As videotapes arrived in Los Angeles they were digitized and compressed into MPEG-1 format on a large hard disk. Text pages, worksheets, and other supplementary materials collected by the videographers were digitized on a flatbed scanner and stored in PICT format on the same hard disk drive as the accompanying videotape. All files for each lesson were then burned onto a single CD-ROM disk.

Transcription/Translation of Lessons Transcription of videotapes is essential for coding and analysis. Without a transcript, coders have difficulty hearing, much less interpreting, the complex flow of events that stream past in a classroom lesson. It also is possible to code some aspects of instruction directly from the transcript, without viewing the video at all. We thus transcribed, as accurately as possible, the words spoken by both the teacher and the students in each lesson and, for German and Japanese lessons, translated the transcriptions into English.

We had several reasons for translating the German and Japanese tapes into English. First, translations were used for training coders from different cultures to apply codes in a comparable way, and for establishing independent inter-rater reliability of codes across coders from different cultures. Even though a translation is never perfect, agreement between coders working with a translation can give us a rough estimate of how reliable a code is. A second purpose for the translation was to aid us in multilanguage searches of the database. If we want to locate, for example, times when a teacher discussed the concept of area we can search using the English word "area." Finally, having the lessons translated allows members of the research team not fluent in German or Japanese to view and understand lessons taught in those languages.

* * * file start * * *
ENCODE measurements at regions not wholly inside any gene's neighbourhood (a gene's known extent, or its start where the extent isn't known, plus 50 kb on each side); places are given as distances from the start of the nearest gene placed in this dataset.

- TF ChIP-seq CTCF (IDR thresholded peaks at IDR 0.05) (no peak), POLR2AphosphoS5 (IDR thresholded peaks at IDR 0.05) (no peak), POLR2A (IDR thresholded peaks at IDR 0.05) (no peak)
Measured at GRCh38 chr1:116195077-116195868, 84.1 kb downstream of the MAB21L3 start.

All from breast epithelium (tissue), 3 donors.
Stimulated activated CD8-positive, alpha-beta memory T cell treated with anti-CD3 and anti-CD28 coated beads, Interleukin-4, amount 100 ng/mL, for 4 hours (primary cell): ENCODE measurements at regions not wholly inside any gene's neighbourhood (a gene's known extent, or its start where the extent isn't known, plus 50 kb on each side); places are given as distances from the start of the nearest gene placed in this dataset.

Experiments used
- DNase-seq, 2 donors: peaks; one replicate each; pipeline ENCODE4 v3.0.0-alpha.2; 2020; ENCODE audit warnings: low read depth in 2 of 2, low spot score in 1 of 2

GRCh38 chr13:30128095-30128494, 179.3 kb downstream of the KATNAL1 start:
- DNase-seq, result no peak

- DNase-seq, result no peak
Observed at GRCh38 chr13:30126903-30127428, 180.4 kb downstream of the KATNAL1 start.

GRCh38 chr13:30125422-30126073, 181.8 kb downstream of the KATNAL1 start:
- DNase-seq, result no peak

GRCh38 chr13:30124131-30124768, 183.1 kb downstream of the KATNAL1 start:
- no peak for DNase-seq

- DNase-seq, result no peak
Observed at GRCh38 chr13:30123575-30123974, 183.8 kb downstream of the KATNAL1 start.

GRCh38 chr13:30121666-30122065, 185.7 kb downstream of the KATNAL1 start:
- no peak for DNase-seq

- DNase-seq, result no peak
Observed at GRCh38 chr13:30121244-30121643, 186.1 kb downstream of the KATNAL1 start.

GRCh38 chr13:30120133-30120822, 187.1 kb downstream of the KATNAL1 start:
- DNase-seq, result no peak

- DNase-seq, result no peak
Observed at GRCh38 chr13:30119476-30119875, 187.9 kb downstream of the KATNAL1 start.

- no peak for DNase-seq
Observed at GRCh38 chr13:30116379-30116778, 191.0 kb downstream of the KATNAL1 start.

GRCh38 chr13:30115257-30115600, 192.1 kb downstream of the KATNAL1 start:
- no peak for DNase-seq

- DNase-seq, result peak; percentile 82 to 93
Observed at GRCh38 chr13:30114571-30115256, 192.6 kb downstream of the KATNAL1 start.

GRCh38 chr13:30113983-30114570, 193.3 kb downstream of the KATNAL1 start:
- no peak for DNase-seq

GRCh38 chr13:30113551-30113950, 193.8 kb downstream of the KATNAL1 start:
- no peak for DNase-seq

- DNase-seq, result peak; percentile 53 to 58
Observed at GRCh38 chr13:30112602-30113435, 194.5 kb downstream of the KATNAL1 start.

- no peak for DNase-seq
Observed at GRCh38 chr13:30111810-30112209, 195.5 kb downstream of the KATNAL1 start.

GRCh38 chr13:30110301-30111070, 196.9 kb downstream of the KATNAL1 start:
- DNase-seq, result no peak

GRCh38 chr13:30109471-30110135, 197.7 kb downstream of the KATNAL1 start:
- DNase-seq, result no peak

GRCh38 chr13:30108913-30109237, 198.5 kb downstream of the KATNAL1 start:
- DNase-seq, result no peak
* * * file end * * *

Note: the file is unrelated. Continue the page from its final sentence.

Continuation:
Procedures were developed to ensure that all transcriptions/translations were carried out in a standardized manner. For example, transcribers were given rules about how to indicate speakers, how to break speech into turns, how to use punctuation in a standardized manner, and how to translate technical terms in a consistent way. Using the multimedia database software developed for this project, coders had instant access to the video as they worked with the linked transcripts, and so could easily retrieve the context needed for interpreting the transcript. It was therefore not necessary to transcribe the contextual information generally needed for understanding written transcripts. By the same token, translations of the German and Japanese lessons did not have to be perfect, as all coding was done by native speakers of the language being coded. The translations served as a guide, but not as the actual foundation for coding. Coders did not rely on translations to make subtle judgments about the contents of the video.

Videotapes were transcribed and translated by teams of transcribers fluent in the language they were transcribing. Some members of the German and Japanese teams were native speakers of those languages, while others were native speakers of English but fluent in German or Japanese. Each tape was transcribed/translated in two passes. One person worked on the first pass transcription/translation of a tape and then a different person was assigned to review the work. A hard copy of the first pass transcription/translation was printed out, and the reviewer marked any points of disagreement on this copy. The two individuals then met, discussed all the proposed revisions, and came to an agreement about what the final version should be. In the extremely rare cases in which disagreements could not be resolved, a third party was consulted.